From its establishment, Santa Ana, which lies only 75m or so from the Casco Viejo, has been home to the working class and poor. The Casco Viejo was designed with only enough space for the elite families’ residences, and as a result, the majority of Panama’s population settled in the outskirts. Fires, population growth, economic upturns and immigration among other factors, however, led to greater mixing of economic classes and gave rise to a Panamanian renaissance in Santa Ana. But through its upturns and downturns, Santa Ana has maintained its sense of “pueblo,” of belonging to the people.
At LiveWalkPTY, we’re excited to announce that we’re about to start recording an audio tour for Santa Ana and Avenida Central. From retiree protests to café hopping with one of Panama’s most esteemed poets, there will be no shortage of intriguing stories to experience. Stay tuned for updates!
Update: LiveWalkPTY Santa Ana is now available! Download it today on the Apple App Store or Google Play!
The Aji Chombo, the black pepper, the famous Panamanian scotch bonnet! Ranging from 100,000 to 350,000 Scoville Heat Units (far outpacing the jalapeno's 2,500 to 8,000 units), this national sauce adds kick to any dish! The recipe for this smoking sauce is attributed to Antillean-Panamanians who largely traveled to Panama to work on the construction of the Panama Railroad and the Panama Canal.
Rio Abajo was originally home to Afro-Antillean canal workers, and the food reflects the neighborhood’s heritage. Between 13th and 14th streets on Via España, you’ll find a row of fondas (inexpensive restaurants that are usually family run) offering traditional Afro-Antillean Panamanian dishes. We chose to stop at Donde Francis, a sparsely decorated, open-air restaurant (tip: if it looks like it is going to rain, choose a seat in the center of the restaurant as the rain sometimes flies in!). A friend from Rio Abajo also highly recommended neighboring Donde Fanso.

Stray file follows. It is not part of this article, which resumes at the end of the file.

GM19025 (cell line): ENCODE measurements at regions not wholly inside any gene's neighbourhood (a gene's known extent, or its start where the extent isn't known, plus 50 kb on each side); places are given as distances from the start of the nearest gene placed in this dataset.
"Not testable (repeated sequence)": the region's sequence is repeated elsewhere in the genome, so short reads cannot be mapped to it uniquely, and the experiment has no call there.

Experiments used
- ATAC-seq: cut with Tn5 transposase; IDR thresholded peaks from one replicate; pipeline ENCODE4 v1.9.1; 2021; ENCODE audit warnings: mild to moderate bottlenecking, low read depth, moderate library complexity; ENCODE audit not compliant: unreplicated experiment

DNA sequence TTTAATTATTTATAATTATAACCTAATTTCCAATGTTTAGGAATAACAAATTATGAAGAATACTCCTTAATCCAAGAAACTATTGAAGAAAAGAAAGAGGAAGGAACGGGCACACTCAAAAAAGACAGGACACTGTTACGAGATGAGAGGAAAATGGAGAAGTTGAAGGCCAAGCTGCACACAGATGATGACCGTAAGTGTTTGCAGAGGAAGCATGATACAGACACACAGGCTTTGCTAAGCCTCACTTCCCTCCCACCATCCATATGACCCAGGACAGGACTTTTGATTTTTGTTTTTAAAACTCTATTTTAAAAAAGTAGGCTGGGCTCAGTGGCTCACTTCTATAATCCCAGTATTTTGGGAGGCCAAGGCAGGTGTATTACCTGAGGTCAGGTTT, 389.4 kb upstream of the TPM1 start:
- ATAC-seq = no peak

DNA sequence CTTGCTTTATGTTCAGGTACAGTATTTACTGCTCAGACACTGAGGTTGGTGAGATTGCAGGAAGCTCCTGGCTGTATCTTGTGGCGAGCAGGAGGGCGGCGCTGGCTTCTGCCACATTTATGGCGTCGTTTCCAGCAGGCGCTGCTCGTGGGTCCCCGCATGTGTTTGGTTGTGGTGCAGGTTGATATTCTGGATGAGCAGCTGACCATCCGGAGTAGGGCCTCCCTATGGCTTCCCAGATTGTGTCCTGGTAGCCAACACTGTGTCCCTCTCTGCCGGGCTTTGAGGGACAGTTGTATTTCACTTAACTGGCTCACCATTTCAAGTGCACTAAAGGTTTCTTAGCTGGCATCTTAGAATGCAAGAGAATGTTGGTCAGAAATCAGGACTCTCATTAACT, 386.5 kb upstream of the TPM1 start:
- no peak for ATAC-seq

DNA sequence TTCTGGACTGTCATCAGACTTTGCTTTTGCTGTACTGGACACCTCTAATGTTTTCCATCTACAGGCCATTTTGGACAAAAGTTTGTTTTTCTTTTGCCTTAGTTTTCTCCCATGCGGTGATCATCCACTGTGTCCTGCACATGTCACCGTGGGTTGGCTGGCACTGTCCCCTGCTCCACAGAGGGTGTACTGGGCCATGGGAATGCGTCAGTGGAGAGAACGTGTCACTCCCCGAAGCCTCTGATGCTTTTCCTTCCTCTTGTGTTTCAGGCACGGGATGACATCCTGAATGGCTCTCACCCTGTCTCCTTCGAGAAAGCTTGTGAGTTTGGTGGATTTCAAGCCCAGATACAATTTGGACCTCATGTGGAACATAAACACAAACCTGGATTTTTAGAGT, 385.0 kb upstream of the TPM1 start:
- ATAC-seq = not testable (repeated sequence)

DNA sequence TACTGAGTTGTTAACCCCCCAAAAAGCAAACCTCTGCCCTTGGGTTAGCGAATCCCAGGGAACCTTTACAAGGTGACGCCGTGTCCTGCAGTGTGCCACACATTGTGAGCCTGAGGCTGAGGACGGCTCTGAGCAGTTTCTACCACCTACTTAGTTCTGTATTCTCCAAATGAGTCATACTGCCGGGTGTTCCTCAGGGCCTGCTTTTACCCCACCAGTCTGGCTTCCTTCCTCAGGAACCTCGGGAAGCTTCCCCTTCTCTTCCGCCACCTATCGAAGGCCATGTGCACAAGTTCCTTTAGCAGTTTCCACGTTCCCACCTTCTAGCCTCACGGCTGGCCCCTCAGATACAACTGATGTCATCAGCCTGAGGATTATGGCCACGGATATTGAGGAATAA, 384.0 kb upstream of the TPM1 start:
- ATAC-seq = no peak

Don’t let the informal appearance dissuade you – this place has mouth-watering cuisine! We tested five-star bacalao (salted cod) with ackee, perfectly cooked arroz con coco y frijoles (coconut rice with beans) as well as the ever-famous saus (pigs feet soaked in vinegar and chile peppers – pigs feet ceviche, almost!). My Panamanian family tells me that I will not be fully Panamanian until I can devour a juicy pig’s foot, but I still have yet to find the stomach to consume one of these treats. My fellow diners, however, ranked the saus at Donde Francis as excellent.
During the week many of these fondas offer just the basic staples, catering to day workers who stop in for a simple bite to eat. From Friday evening to Sunday, the menu expands and changes according to what’s fresh. Aim to arrive early for a weekend meal – the fondas are small and tend to fill up. Most of the fondas also offer carryout. Bring cash, as many of these fondas do not accept credit cards.
Donde Francis and Donde Fanso are located between Calle 13 and Calle 14 on Via España. There is parking available just behind the restaurants as well as nearby Metrobus stops.
Your best friend in the Panamanian winter months (May to December) may be your umbrella! Downpours – or aguaceros as they are called here – can overtake a blue sky in seconds! The thunderous rain comes down as though buckets of water were falling on your head, and the speed at which you can dig into your pocket and extract your umbrella may determine whether or not you look like you’ve jumped in the Bay fully clothed (which I don’t recommend – the water is quite contaminated)! The rain can even be a bit too much for an umbrella. My recommendation is to hop in one of Casco Viejo’s lovely cafés, sit the storm out (the heavy rain usually does not last for more than an hour) and comfort yourself with the knowledge that you really are having a truly Panamanian experience.